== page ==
The Falcon

by MBC

Learn about the family Falconidae or falcons. These birds of prey are fascinating and beautiful. Hunters train them.

Falcons are related to other birds of prey such as hawks, eagles and vultures but fall into their own the Falconidae family which includes around 60 species of birds. A subset of the Falconidae group are the four Falco groups two smaller the Kestrel and the Merlin and the two larger Peregrine and desert falcons. All falcons are hunters either of insects, reptiles or birds or mammals. The female falcons are larger than the males – we are not sure why but it may have to do with egg laying.


Those who train falcons are known as falconers.  I live near the Air Force Academy where they use the falcon as their mascot and have a specific group of falconers.  Falcons have historically been associated with war.  The Arabs and Iranians have a word for the peregrine which is Shaheen which is the Farsi word for emperor.  These aerial predators are military favorites and mascots.

Some people say that Falconry is not a sport - it's a virus or an addiction.  Falconry is using trained birds of prey to catch wild game.  It is frowned on unless you eat the game.  Who wants to try it?

Falcon Eyes

Falcon eye sight is fabulous and helps them to be able to hunt successfully.  While man can cannot see more than 20 events per second, the falcon can see 70 to 80. That is what makes them able to reach out and snatch a dragon fly out of the sky.

The American Kestrel

The American Kestrel is one of the smallest falcons, but also one of the most colorful and pretty! They eat smaller birds such as sparrows and starlings as well as small rodents like mice.

When you see a kestrel fly they fly with jet like wings. They have fake eyes on the back of their heads. They have the strongest feet to body weight of any raptor!

Also Search for the Matching Necklace

The Merlin is Shown Above

The Merlin Falcon is the smallest of the falcons.  They are also known as the pigeon hawk and they hunt small song birds, duck, pheasant, and prairie chickens and quail. They bite the neck of their victims with their "toenail teeth" on their talons and that kills them. Ladies used to hunt with them and therefore their nickname "lady hawk".  Their chest is usually heavily streaked and the underwings are dark.

The Gyr Falcon

I bet you didn't know that the Gyr falcon is faster that the Peregrin.  They can fly at 353 miles per hour!  and 87 mph in level flight.  It's true and that is why falconers absolutely love Gyrs.  They are native to the Arctic Circle, Canada and Alaska.

They usually eat cats, ptarmagin and geese.

A Photo I Took of a Large Gyr Falcon

Gyr Falcon by Marsha Camblin
Gyr Falcon by Marsha Camblin

The Peregrin Falcon

The Peregrin has learned to live in cities and to breed in captivity.  At one time they were very endangered by the pesticile DDT, because their eggs would get so thin if the mom tried to roost the eggs would break.  But this bird is a wanderer and now they are found on every continent because they are so adaptable.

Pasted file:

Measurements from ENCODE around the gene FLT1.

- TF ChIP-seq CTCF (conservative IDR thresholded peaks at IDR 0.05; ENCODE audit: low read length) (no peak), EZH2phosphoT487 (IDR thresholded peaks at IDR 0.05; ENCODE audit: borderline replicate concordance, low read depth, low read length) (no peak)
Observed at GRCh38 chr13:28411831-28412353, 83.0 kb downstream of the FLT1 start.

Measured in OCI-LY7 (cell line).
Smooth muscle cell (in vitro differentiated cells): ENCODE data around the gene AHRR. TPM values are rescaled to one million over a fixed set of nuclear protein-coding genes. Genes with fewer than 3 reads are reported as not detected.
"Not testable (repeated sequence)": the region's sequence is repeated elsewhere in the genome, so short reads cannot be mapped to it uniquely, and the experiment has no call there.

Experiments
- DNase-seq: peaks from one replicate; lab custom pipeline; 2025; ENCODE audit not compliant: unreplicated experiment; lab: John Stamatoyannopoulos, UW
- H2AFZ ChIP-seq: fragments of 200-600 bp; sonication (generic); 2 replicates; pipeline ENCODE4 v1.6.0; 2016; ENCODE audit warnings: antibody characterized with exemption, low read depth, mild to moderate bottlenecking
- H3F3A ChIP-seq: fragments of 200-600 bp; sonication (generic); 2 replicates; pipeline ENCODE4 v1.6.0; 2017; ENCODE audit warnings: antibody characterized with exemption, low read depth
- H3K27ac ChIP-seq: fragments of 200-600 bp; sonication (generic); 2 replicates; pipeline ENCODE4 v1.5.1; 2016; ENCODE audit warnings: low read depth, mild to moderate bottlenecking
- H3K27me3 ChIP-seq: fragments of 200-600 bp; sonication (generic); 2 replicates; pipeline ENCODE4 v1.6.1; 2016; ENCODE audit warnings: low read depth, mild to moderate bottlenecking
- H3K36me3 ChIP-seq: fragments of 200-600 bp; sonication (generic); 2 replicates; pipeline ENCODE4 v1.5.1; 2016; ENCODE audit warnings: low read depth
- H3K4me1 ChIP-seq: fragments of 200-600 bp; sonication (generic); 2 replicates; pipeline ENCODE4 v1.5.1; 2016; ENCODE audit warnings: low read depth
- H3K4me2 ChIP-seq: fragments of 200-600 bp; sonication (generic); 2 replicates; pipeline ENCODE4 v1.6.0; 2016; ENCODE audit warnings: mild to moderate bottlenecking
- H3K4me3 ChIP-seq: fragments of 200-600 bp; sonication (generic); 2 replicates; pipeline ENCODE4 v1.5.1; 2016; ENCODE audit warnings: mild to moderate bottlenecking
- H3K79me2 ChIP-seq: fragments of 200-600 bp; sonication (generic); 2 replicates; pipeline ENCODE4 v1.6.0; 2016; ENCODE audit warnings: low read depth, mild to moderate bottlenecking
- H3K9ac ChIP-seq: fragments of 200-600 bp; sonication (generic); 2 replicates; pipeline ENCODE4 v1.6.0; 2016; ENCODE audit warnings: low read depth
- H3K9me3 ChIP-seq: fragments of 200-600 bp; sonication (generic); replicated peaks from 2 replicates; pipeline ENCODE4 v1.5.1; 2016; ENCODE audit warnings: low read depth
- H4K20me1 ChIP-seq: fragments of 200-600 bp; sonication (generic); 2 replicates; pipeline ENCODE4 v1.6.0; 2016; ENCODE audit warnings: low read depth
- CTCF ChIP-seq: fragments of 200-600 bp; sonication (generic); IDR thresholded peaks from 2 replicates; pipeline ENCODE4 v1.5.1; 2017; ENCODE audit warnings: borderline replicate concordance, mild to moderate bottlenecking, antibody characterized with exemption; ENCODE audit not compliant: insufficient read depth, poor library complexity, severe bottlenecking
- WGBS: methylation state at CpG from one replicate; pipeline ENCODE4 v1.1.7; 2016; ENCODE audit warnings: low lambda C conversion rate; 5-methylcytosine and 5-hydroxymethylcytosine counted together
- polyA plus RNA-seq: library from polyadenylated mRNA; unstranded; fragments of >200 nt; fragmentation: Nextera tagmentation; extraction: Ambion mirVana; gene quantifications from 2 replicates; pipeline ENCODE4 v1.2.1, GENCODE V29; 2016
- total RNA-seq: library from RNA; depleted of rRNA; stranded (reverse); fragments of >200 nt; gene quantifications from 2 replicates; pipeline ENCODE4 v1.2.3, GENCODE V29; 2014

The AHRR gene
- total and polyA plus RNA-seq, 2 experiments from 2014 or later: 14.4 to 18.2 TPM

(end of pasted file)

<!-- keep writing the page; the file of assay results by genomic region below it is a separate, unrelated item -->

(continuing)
This is a fast falcon who has baffles in their nose (similar to a jet) to help them to breath in a dive.  Their feathers are thick and stiff. They can dive at 240 mph (pretty fast but slower than the gyr falcon) and their impact is what kills their prey.

Peregrin Falcon
Peregrin Falcon
My Personal photo

Get Helen Macdonald's Book

Find this book Falcon and read it or gift it.  Helen Macdonald is also the author of H is for Hawk. I recommend both books. Helen is British.


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I grew up in Colorado and at the Air Force Academy in the Springs, they specialize in Falconry. Learn about these beautiful birds.

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Updated: 05/14/2019, MBC
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frankbeswick on 05/16/2017

The thief who was filmed by a hidden camera came in by helicopter and was lowered down on a cable.This shows that chick theft is a highly paying criminal activity. This is the man whose identity is known, though he is yet to be caught.

Egg theft in the UK is not an activity for minor criminals, for most bids are not affected, but it attracts the more serious criminals alert for the big pickings.

MBC on 05/16/2017

Thanks for your comments Veronica. We also have ospreys here in Colorado - a beautiful bird! We put up platforms for them to nest on that are out in the water. That should make it harder to steel the eggs.

Veronica on 05/15/2017

In the English Lake District in the far North of England close to Scotland's border, ospreys have returned to the wild areas and their nests are kept secret by bird watchers as the eggs are in danger of being stolen.

I think the people who buy these are equally as bad as the thieves themselves.

MBC on 05/14/2017

Yes the Middle East is the area where they are SERIOUS about falconeering.

frankbeswick on 05/14/2017

There was a report on Country File, a wonderful British TV programme, tonight, which said that the market for falcon chicks is the Middle East, where chicks change hands for £10000 pounds [12000 dollars.] One major culprit is on the run at the moment, but I hope that the police get him and bang him up in the prison.

MBC on 05/14/2017

Veronica - that just shows how money hungry people are - they are probably trying to hatch them and sell the babies to falconers who usually have to catch their own.

Veronica on 05/12/2017

What a lovely, lovely article. I have been to falcon displays and loved them. I wasn't aware there are different types of falcons.

There has been a problem here in UK with falcon eggs being stolen, smuggled and sold. How could someone do that !

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